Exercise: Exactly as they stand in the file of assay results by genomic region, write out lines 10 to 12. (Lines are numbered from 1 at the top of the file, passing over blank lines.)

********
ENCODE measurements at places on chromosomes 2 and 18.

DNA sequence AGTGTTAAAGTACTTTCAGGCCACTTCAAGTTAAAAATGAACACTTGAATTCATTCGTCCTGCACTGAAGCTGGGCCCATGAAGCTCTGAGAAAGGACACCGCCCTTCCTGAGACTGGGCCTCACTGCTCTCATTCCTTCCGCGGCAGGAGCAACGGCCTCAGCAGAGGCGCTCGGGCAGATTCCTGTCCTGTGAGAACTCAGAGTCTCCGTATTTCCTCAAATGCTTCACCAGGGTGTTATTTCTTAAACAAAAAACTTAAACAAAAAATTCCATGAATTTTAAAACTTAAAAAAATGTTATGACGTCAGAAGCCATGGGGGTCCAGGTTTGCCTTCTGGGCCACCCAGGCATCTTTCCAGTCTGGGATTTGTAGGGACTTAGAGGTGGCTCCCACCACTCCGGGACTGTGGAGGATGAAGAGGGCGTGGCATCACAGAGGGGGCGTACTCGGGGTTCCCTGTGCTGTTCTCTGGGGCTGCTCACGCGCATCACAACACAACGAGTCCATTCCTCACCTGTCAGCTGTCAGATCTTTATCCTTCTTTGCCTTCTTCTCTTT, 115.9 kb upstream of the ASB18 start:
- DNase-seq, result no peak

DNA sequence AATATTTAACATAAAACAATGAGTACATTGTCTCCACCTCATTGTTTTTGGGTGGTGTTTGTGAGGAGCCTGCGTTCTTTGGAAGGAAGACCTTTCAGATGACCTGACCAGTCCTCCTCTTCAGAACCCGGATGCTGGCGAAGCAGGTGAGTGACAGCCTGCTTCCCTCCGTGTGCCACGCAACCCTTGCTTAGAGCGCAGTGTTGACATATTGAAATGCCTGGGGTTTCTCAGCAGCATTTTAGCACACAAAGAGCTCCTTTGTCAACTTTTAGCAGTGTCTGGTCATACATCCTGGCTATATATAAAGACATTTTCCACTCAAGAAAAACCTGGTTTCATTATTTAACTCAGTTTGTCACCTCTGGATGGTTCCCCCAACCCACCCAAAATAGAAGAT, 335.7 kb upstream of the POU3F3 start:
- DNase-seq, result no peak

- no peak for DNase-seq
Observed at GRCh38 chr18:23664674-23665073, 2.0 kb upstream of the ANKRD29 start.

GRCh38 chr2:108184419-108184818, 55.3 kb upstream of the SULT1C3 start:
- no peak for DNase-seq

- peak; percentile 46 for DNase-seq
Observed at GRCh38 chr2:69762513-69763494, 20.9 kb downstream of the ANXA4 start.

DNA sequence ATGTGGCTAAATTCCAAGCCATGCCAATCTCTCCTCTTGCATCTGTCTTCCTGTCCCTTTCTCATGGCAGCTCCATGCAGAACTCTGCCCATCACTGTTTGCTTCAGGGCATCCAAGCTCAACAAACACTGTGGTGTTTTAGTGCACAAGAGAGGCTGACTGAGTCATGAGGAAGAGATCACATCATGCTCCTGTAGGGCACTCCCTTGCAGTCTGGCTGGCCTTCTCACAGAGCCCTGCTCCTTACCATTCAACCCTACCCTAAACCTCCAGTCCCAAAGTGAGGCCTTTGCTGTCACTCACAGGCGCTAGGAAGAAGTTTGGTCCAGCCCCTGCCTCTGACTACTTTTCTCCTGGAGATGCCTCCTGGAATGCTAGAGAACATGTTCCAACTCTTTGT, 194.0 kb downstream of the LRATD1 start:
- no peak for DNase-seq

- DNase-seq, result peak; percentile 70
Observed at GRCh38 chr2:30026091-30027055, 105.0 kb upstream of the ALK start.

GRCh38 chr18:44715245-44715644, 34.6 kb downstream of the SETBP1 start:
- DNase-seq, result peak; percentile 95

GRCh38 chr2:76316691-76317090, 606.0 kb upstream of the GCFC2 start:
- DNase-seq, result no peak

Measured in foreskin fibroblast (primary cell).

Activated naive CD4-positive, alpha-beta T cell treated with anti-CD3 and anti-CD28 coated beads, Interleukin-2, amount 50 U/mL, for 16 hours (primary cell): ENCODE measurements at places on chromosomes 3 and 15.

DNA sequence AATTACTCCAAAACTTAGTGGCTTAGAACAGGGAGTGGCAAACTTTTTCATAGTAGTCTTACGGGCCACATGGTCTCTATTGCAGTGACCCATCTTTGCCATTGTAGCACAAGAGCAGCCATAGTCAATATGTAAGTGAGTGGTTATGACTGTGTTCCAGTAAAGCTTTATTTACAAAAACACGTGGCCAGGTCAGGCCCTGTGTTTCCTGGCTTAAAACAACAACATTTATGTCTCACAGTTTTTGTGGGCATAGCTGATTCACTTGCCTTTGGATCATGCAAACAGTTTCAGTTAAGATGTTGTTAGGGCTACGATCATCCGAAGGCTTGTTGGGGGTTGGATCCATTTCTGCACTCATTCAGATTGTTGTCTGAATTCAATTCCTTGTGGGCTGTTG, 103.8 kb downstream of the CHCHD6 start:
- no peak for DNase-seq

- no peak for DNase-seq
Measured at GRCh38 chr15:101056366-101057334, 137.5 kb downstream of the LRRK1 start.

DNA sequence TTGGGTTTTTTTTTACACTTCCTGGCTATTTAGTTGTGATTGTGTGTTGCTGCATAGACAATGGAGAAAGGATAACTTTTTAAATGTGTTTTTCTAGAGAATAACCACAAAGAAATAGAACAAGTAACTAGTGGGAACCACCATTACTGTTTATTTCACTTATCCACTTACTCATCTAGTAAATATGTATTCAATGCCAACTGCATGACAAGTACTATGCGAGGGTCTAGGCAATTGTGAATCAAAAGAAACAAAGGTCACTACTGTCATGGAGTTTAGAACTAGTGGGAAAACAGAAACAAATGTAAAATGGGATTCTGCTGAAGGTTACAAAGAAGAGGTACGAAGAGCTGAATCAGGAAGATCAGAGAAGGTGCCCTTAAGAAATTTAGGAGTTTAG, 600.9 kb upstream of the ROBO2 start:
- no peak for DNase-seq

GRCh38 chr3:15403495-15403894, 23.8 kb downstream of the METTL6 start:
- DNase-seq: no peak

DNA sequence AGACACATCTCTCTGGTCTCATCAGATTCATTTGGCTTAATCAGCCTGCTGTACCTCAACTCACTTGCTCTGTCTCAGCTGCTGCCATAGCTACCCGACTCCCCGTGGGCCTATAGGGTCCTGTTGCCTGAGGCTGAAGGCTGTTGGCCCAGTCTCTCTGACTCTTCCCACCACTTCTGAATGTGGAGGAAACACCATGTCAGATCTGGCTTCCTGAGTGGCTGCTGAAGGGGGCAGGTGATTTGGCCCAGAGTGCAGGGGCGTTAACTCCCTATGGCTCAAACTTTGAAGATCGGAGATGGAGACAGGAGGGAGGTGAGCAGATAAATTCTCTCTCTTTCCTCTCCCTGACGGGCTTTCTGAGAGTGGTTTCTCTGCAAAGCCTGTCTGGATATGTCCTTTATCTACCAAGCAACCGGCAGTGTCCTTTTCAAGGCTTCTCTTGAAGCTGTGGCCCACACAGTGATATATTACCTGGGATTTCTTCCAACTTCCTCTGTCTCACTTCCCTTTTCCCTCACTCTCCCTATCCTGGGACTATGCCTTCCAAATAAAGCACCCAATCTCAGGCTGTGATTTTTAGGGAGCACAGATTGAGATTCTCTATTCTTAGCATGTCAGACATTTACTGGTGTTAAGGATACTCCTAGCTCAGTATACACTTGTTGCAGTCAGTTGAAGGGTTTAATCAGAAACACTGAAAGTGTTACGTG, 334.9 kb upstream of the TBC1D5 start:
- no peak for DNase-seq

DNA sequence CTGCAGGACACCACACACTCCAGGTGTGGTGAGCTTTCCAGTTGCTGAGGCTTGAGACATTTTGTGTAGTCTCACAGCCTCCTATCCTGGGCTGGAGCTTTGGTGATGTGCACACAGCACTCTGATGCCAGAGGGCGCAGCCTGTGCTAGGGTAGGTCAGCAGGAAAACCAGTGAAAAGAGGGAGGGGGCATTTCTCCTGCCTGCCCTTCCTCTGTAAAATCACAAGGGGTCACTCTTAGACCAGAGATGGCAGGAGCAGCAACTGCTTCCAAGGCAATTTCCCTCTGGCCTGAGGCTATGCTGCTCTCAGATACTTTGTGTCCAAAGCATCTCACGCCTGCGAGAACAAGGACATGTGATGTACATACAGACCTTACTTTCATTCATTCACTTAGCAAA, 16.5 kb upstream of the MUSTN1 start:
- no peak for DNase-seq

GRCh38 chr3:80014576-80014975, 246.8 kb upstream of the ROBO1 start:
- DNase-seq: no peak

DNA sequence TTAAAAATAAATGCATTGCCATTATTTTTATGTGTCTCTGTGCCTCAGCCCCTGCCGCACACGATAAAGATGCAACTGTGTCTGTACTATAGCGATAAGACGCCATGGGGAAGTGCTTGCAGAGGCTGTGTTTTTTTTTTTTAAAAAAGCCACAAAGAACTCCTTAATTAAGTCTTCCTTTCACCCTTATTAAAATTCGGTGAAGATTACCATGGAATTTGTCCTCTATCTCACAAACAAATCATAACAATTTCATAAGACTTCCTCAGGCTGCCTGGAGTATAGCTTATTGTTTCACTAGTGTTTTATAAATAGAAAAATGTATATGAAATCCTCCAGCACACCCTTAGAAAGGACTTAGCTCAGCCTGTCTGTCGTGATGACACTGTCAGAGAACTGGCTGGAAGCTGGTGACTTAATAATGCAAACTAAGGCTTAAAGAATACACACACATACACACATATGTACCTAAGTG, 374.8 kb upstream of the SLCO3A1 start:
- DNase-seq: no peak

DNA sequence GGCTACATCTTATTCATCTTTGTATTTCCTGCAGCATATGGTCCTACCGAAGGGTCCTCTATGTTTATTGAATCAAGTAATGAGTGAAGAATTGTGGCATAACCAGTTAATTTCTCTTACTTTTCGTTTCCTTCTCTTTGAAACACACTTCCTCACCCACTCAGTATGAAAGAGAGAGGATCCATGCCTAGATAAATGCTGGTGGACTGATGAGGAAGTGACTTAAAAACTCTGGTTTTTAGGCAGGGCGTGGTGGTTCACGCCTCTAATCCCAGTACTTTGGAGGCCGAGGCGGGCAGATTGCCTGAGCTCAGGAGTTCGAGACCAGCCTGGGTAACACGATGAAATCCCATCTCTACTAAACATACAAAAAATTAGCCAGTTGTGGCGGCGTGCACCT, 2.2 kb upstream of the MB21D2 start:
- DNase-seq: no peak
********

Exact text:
- peak; percentile 46 for DNase-seq
Observed at GRCh38 chr2:69762513-69763494, 20.9 kb downstream of the ANXA4 start.

DNA sequence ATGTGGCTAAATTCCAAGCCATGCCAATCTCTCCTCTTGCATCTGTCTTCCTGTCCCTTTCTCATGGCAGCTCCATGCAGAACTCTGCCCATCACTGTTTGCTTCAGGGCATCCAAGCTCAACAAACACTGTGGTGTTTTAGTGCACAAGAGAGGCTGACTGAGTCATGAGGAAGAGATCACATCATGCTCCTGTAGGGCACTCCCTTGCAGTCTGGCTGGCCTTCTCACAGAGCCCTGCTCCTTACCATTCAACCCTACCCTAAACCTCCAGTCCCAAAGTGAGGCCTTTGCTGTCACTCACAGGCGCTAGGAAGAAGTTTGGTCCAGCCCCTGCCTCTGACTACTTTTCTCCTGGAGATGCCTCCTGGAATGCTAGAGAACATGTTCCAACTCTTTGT, 194.0 kb downstream of the LRATD1 start: